You’re now ready to take a series of photos of the newspaper. Make sure the camera is on a level plane with the newspaper, switch to aperture priority mode, and take a photo at every aperture setting. When finished, open the images in Lightroom or Photoshop and examine them at 100%. As you move through the images, you should be able to notice the differences. At either end of the range the images will most likely be notably blurrier, but as you approach the middle of the range, each image becomes progressively sharper until you reach that sweet spot. As well as sharpness, pay attention to things such as edge distortion and vignetting. This process will give you a fairly in-depth glimpse into your lens. 

Because the differences between images can be subtle as you approach the sharpest aperture, it can be difficult to spot which one is best, but if you take your time and look closely, the differences will stand out. For many of us, it may only be necessary to know an approximation of which aperture is sharpest, but knowing this information will pay off in your photography, and help you produce some spectacularly sharp photos to show off in your portfolio. You can now use this as your default aperture, unless you want a specific depth of field. If not, why wouldn’t you use your lenses’ sharpest aperture? 


Knowing the sharpest aperture of your lens is only the first—and the most important—consideration in creating tack-sharp images; but there are other factors (besides using a tripod and a remote shutter release) that can negatively impact all the work you put into finding the sweet spot of your lenses. ISO is one of those factors. 

We all know that shooting at high ISOs results in noisy images, but another reason to keep the ISO as low as possible is that noise can have an adverse effect on image sharpness. Digital noise can cause a fuzziness that can make a sharp image appear as if it isn’t sharp. So always shoot at the lowest possible ISO. 


The lens filters we use in our photography can also adversely affect sharpness. Just as with a cheap lens, a cheap lens filter made of plastic rather than glass can have devastating results, and I don’t use that word lightly! If you’ve put all the time and effort into producing a fantastic photo, you mustn’t undo that by using plastic filters, or by using unnecessary filters. Every filter is another layer through which the light gets distorted, so if you have a filter attached to your lens that you don’t need, unscrew it and put it away. 


Autofocus is also something worth considering. If you have a clear subject in your photo, using single-point autofocus to select that subject ensures that you convey this to the viewer in the final image. Using a scene autofocus mode will relinquish control to the camera, which will try to focus on as much of the scene as possible, and therefore may not afford the best focus for your subject.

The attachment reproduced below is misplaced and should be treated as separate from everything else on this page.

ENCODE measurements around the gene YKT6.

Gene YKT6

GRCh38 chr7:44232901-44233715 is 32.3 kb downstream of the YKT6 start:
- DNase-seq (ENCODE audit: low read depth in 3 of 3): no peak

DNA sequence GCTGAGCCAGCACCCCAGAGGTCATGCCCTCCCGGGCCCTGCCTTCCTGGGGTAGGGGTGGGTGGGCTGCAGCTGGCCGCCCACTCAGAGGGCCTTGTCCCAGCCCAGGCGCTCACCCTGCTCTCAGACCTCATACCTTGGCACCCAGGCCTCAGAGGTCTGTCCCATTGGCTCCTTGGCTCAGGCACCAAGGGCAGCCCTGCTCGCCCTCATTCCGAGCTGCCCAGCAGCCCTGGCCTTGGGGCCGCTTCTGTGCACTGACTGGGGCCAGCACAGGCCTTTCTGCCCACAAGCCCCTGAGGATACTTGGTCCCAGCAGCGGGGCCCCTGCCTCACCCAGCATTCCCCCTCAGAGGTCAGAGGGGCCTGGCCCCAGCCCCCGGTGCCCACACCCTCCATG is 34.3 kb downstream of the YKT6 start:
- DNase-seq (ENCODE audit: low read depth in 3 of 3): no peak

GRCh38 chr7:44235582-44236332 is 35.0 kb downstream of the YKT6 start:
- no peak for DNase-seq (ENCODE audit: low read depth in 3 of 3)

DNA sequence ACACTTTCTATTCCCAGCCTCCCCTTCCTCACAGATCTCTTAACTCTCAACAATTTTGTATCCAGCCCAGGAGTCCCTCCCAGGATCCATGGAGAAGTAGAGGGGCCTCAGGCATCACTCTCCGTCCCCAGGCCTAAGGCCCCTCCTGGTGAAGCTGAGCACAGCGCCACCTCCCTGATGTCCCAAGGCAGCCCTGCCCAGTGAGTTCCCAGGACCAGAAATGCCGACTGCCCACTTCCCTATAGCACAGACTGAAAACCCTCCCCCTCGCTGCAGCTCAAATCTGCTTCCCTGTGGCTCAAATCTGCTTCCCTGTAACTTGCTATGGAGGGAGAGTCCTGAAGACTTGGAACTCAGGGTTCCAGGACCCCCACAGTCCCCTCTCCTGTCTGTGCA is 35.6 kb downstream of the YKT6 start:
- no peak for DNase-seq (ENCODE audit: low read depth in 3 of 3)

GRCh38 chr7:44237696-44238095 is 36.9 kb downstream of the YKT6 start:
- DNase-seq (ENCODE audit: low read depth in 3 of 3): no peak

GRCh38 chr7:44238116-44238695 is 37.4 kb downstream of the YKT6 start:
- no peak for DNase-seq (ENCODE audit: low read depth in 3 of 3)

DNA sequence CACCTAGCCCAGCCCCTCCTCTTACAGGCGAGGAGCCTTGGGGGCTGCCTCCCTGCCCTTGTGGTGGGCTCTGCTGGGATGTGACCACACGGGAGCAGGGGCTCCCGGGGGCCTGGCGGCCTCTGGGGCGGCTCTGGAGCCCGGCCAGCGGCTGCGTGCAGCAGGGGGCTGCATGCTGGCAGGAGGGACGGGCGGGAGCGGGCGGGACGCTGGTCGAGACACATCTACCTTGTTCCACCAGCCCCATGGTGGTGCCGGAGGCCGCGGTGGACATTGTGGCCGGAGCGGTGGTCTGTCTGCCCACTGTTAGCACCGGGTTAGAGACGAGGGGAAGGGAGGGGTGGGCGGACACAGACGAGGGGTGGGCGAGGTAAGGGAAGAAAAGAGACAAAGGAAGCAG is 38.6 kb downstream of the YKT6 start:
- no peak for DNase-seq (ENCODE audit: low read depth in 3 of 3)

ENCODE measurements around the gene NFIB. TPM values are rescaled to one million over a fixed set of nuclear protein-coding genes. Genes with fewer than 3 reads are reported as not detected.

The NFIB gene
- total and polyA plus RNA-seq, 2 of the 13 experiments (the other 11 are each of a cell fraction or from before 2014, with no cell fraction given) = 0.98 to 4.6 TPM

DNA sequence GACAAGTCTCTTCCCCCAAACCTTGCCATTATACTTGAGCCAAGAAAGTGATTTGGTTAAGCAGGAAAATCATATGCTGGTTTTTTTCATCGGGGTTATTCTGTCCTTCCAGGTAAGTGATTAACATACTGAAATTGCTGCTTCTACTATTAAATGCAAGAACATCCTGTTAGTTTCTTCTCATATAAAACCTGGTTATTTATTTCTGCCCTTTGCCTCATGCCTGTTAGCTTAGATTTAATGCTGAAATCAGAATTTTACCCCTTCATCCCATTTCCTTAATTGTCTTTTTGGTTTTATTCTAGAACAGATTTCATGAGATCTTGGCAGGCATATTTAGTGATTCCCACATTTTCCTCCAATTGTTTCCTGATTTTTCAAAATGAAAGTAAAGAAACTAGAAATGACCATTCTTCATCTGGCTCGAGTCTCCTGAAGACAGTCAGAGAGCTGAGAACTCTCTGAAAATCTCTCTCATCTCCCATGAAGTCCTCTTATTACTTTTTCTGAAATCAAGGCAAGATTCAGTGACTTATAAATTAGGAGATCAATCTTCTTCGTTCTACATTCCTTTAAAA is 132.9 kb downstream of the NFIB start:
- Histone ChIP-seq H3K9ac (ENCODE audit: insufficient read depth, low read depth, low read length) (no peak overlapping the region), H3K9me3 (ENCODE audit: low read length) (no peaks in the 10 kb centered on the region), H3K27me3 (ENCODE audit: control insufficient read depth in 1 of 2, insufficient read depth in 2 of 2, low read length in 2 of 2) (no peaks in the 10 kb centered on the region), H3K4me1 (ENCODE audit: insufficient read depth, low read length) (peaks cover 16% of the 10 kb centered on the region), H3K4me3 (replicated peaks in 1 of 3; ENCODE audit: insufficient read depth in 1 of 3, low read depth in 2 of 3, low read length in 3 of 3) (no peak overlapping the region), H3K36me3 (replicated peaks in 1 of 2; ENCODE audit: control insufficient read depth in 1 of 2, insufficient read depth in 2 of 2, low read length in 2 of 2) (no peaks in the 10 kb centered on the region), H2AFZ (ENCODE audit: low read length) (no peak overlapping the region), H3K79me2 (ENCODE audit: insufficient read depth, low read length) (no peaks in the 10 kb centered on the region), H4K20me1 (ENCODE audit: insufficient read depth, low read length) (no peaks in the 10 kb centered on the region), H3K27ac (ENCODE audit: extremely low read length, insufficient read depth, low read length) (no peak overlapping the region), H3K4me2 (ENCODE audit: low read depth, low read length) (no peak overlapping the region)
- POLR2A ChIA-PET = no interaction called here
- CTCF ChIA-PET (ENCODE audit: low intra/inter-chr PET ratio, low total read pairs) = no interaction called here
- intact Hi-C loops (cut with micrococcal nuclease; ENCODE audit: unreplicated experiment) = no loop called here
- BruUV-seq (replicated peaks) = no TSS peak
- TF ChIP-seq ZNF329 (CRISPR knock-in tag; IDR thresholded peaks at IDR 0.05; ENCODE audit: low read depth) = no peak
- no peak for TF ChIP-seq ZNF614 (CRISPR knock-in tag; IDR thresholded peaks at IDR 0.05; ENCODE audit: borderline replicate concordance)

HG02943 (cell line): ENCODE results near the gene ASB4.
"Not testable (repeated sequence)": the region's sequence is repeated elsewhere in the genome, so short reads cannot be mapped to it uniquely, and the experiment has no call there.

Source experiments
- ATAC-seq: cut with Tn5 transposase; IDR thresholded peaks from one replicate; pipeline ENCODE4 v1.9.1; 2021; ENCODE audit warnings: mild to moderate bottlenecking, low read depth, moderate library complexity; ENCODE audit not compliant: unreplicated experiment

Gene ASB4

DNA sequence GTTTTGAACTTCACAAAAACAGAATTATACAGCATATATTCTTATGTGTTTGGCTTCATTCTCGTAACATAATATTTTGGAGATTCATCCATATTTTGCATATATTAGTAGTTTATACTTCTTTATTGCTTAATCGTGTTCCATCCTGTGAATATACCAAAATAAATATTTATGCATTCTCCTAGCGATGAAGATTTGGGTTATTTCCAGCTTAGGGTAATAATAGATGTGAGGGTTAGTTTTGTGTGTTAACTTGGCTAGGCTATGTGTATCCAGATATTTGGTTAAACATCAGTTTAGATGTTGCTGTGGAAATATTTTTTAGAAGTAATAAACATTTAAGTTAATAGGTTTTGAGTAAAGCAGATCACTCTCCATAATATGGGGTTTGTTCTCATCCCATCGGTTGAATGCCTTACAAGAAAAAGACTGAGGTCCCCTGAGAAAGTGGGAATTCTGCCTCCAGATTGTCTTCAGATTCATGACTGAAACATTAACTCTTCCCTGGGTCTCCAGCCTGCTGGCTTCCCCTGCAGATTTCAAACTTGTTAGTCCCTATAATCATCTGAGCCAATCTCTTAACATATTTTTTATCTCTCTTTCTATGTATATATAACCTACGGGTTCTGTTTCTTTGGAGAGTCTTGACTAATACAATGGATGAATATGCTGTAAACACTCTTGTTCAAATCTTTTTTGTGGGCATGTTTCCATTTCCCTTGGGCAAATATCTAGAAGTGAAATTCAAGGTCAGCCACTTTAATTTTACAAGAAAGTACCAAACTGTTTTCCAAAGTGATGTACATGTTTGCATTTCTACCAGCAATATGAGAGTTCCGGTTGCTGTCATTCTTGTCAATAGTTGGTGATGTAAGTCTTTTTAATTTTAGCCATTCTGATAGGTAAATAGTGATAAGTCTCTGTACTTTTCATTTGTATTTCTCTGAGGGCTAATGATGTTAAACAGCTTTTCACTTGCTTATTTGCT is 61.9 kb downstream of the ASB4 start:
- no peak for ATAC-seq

Lens Stabilization 

If you find yourself in a position where you can’t use a tripod, you can use image stabilization, which is available in many lenses. Keeping a steady grip and posture, use burst mode to take a series of shots while maintaining a lock on the subject. In conjunction with image stabilization, this gives you a better chance of capturing a sharp image. While using a tripod is the guaranteed method for success, it isn’t always an option. If you consider what a tripod does, and try to implement that in other ways, you stand a much better chance of nailing that sharp shot. 


Using all these techniques, including finding your lenses’ sweet spots, will help you produce the sharpest images possible. Capturing the best image in-camera negates the need to go through any major sharpening processes in postproduction, and affords you more time to focus on other aspects of retouching. You can then use a simple method, such as Unsharp Mask, to finesse the sharpness of the final image. 

Sharpness is huge! It’s a make-or-break aspect of photography. Dealing with disappointment and frustration after downloading a memory card and discovering blurry or soft images is easily prevented by following these techniques. So take the time to understand and resolve any issues before they even present themselves.

All images by Dave Williams. This article originally published in Issue 64 of Lightroom Magazine.